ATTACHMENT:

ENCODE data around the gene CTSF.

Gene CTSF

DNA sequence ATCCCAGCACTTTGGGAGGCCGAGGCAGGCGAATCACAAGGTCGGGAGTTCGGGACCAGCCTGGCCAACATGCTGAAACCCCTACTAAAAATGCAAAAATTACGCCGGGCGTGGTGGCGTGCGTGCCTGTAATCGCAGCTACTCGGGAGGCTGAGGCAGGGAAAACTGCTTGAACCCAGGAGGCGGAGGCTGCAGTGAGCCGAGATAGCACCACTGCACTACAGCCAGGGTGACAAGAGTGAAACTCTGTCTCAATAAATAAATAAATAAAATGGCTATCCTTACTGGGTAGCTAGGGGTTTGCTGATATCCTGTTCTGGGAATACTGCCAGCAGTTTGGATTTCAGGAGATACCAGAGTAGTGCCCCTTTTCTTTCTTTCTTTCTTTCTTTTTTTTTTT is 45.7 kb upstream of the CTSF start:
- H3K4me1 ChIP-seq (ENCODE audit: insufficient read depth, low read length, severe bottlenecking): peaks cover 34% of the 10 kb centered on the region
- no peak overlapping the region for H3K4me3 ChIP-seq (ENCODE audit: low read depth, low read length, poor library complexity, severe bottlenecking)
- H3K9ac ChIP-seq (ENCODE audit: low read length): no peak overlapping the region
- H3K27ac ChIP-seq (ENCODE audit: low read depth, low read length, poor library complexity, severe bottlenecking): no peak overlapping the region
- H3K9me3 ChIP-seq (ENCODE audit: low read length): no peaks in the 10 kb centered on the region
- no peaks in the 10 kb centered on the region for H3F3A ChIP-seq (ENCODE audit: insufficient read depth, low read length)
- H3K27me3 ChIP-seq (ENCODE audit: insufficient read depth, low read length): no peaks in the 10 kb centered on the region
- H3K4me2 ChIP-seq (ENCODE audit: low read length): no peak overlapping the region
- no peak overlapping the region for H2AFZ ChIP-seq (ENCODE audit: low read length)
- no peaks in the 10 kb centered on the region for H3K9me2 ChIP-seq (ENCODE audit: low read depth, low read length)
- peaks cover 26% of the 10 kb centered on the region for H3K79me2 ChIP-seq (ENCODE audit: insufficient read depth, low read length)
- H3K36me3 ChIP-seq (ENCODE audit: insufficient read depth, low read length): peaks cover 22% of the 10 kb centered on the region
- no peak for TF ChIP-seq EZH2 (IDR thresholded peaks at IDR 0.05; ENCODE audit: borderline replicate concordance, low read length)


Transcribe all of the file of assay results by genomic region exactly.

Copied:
ENCODE data around the gene CTSF.

Gene CTSF

DNA sequence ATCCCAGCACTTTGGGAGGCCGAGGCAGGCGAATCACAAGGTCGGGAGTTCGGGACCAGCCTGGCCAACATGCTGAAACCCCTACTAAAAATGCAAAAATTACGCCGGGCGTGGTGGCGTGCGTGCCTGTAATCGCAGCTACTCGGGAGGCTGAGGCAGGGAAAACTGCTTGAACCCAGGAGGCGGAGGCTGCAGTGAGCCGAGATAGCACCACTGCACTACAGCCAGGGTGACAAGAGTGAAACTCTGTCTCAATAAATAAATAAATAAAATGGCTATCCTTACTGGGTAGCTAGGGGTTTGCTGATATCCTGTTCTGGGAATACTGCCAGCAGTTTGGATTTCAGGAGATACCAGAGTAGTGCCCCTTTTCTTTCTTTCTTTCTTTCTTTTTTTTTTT is 45.7 kb upstream of the CTSF start:
- H3K4me1 ChIP-seq (ENCODE audit: insufficient read depth, low read length, severe bottlenecking): peaks cover 34% of the 10 kb centered on the region
- no peak overlapping the region for H3K4me3 ChIP-seq (ENCODE audit: low read depth, low read length, poor library complexity, severe bottlenecking)
- H3K9ac ChIP-seq (ENCODE audit: low read length): no peak overlapping the region
- H3K27ac ChIP-seq (ENCODE audit: low read depth, low read length, poor library complexity, severe bottlenecking): no peak overlapping the region
- H3K9me3 ChIP-seq (ENCODE audit: low read length): no peaks in the 10 kb centered on the region
- no peaks in the 10 kb centered on the region for H3F3A ChIP-seq (ENCODE audit: insufficient read depth, low read length)
- H3K27me3 ChIP-seq (ENCODE audit: insufficient read depth, low read length): no peaks in the 10 kb centered on the region
- H3K4me2 ChIP-seq (ENCODE audit: low read length): no peak overlapping the region
- no peak overlapping the region for H2AFZ ChIP-seq (ENCODE audit: low read length)
- no peaks in the 10 kb centered on the region for H3K9me2 ChIP-seq (ENCODE audit: low read depth, low read length)
- peaks cover 26% of the 10 kb centered on the region for H3K79me2 ChIP-seq (ENCODE audit: insufficient read depth, low read length)
- H3K36me3 ChIP-seq (ENCODE audit: insufficient read depth, low read length): peaks cover 22% of the 10 kb centered on the region
- no peak for TF ChIP-seq EZH2 (IDR thresholded peaks at IDR 0.05; ENCODE audit: borderline replicate concordance, low read length)